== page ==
$$ \min_y \mathbf{y}^T \mathbf{Q} \mathbf{y} $$

subject to:

$$ \mathbf{V}^T \mathbf{y} = \mathbf{c}$$

where $\mathbf{Q}$ is a positive definite matrix. In this case, we can define $\eta$ such that:

$$ \mathbf{y} = \mathbf{Q}^{-1} \boldsymbol{\eta}$$

and re-write the constraint as

$$ \mathbf{V}^T \mathbf{Q}^{-1} \boldsymbol{\eta} = \mathbf{c}$$

and multiply both sides,

$$\mathbf{P}_V \boldsymbol{\eta}=\mathbf{V} ( \mathbf{V}^T \mathbf{Q^{-1} V})^{-1} \mathbf{c} $$

where

$$\mathbf{P}_V=\mathbf{V} ( \mathbf{V}^T \mathbf{Q^{-1} V})^{-1} \mathbf{V}^T \mathbf{Q}^{-1}$$

To sum up, the minimal $\mathbf{y}$ that solves this constrained minimization problem is

$$ \mathbf{y}_o = \mathbf{V} ( \mathbf{V}^T \mathbf{Q^{-1} V})^{-1} \mathbf{c}$$

Once again, let's illustrate this using scipy.optimize in the following

In [31]:
import numpy as np
from scipy.optimize import minimize

# constraints formatted for scipy.optimize.minimize
cons = [{'type':'eq','fun':lambda x: x[0]-1,'jac':None},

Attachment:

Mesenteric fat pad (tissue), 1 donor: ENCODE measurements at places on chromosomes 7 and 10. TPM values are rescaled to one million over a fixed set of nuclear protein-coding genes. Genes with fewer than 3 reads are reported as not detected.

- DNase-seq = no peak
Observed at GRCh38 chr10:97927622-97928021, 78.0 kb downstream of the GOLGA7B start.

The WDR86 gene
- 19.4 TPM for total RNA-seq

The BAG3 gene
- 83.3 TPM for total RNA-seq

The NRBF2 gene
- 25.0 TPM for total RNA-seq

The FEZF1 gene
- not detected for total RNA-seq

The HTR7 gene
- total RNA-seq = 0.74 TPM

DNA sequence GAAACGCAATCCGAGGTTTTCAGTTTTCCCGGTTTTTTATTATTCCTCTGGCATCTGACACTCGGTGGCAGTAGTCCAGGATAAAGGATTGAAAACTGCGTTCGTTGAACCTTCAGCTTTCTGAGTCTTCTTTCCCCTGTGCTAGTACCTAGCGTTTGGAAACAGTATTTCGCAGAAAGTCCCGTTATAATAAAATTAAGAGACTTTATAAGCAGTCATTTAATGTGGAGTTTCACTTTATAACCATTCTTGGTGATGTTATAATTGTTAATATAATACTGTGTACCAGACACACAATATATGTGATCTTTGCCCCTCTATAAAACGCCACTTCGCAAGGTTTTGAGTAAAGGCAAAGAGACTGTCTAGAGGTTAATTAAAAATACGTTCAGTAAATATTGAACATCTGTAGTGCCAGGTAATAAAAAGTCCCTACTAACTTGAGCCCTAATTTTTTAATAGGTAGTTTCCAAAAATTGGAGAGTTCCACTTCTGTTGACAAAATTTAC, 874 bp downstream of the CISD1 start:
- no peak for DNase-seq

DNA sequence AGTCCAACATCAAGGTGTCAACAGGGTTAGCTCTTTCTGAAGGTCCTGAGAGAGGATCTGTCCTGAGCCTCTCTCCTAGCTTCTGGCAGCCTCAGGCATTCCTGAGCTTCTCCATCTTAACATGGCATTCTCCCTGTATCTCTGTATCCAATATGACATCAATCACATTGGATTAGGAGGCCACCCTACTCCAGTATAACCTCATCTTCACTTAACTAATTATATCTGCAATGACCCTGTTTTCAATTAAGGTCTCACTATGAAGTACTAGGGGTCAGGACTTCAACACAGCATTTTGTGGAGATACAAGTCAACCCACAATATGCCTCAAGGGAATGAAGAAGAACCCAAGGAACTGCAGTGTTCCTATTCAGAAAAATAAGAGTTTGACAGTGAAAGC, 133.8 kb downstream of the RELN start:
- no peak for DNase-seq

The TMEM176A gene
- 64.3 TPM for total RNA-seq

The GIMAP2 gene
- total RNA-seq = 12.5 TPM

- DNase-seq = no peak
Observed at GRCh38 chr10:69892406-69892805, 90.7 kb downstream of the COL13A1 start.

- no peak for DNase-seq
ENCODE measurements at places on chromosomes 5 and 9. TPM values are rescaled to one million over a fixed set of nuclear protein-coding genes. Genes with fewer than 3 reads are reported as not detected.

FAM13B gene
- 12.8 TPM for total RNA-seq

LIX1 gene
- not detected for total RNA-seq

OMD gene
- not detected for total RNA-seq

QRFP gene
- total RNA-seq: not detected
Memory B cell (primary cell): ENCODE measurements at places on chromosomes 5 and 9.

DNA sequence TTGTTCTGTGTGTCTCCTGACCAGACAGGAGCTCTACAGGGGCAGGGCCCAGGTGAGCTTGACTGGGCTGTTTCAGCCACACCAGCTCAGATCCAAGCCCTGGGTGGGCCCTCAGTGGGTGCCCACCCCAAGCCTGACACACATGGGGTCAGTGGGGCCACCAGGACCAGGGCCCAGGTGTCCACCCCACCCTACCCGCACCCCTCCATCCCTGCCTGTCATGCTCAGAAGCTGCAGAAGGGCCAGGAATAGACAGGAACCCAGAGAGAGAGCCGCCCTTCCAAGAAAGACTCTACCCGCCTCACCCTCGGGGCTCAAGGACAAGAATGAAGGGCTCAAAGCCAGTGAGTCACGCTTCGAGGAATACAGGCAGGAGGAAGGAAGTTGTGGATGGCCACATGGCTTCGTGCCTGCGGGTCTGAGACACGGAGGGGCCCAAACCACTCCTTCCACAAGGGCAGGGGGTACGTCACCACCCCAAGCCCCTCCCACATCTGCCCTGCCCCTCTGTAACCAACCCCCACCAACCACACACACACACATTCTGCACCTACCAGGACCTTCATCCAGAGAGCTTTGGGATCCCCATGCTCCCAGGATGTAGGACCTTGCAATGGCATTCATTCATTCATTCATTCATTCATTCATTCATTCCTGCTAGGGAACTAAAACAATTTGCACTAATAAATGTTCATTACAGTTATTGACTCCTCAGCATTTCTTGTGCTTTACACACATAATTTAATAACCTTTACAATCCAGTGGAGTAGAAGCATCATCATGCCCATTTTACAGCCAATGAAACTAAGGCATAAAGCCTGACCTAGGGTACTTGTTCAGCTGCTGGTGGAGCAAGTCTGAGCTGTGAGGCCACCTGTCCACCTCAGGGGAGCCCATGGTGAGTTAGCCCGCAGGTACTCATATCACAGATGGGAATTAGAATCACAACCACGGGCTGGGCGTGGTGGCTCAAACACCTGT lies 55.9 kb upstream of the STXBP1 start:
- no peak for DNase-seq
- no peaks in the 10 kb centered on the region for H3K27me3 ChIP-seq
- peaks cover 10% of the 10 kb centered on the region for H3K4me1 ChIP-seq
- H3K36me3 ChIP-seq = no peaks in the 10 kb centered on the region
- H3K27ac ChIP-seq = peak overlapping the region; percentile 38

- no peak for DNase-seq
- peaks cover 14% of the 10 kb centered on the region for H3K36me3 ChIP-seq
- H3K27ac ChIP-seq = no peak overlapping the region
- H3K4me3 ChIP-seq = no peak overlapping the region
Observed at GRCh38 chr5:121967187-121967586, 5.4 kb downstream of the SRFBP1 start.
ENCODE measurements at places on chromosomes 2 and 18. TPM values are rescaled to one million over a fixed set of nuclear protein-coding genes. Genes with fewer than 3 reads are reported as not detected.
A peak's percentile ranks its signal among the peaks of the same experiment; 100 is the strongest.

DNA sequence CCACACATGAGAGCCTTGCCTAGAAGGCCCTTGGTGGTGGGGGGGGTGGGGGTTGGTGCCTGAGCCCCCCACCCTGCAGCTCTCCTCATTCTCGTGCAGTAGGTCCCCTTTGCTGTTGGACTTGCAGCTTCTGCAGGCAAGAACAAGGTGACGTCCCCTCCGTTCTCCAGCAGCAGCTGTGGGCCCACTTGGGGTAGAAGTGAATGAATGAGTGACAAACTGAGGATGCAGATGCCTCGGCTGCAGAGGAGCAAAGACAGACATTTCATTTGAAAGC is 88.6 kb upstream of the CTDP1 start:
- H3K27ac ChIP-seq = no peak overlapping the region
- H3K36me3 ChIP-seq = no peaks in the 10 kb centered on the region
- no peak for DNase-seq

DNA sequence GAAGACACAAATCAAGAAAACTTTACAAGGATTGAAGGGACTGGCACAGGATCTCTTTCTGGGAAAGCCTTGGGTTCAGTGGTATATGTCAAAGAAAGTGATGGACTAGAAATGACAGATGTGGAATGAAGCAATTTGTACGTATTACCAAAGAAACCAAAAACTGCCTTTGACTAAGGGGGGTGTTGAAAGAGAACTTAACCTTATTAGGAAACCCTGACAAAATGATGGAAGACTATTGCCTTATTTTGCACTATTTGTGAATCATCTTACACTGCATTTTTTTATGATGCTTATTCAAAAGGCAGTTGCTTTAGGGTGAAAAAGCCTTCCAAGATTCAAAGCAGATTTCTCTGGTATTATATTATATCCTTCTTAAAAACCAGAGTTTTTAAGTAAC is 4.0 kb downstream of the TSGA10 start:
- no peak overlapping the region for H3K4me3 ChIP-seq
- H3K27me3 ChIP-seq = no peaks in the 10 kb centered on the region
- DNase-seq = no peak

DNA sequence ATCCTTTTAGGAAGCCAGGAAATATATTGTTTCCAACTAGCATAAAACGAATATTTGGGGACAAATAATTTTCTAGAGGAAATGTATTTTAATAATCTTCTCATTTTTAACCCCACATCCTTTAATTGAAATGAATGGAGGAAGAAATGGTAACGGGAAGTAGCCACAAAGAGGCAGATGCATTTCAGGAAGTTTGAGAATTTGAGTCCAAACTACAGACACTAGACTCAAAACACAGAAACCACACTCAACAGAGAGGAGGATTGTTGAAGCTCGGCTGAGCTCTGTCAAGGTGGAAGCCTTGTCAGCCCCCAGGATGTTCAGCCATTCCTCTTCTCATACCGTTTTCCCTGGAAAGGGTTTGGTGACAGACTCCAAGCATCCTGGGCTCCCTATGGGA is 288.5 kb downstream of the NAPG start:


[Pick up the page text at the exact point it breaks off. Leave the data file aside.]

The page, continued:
{'type':'eq','fun':lambda x: x[1]-1,'jac':None},
        ]

Q = np.diag ([1,2,3,4])


init_point = np.array([1,2,3,0]) # initial guess
ysol= minimize(lambda x: np.dot(x,np.dot(Q,x)),init_point,constraints=cons,method='SLSQP')

# using projection method
Qinv = np.linalg.inv(Q)
c = np.matrix([[1,1,0,0]]).T     # RHS constraint vector
V = np.matrix(np.eye(4)[:,0:2])
ysol_p =  V*np.linalg.inv(V.T*Qinv*V)*V.T*Qinv*c
print 'scipy optimize solution:',
print ysol['x']
print 'projection solution:',
print np.array(ysol_p).flatten()
print np.allclose(np.array(ysol_p).flat,ysol['x'],atol=1e-5)
scipy optimize solution: [  1.00000000e+00   1.00000000e+00  -9.93437889e-09  -2.31626259e-06]
projection solution: [ 1.  1.  0.  0.]
True

Summary

In this section, we pulled yet another powerful result from the projection concept we developed previously. We showed how "inverse projection" can lead to the solution of the classic constrained minimization problem. Although there are many approaches to the same problem, by once again appealing to the power projection method, we can maintain our intuitive geometric intuition.

References

This post was created using the nbconvert utility from the source IPython Notebook which is available for download from the main github site for this blog. The projection concept is masterfully discussed in the classic Strang, G. (2003). Introduction to linear algebra. Wellesley Cambridge Pr. Also, some of Dr. Strang's excellent lectures are available on MIT Courseware. I highly recommend these as well as the book.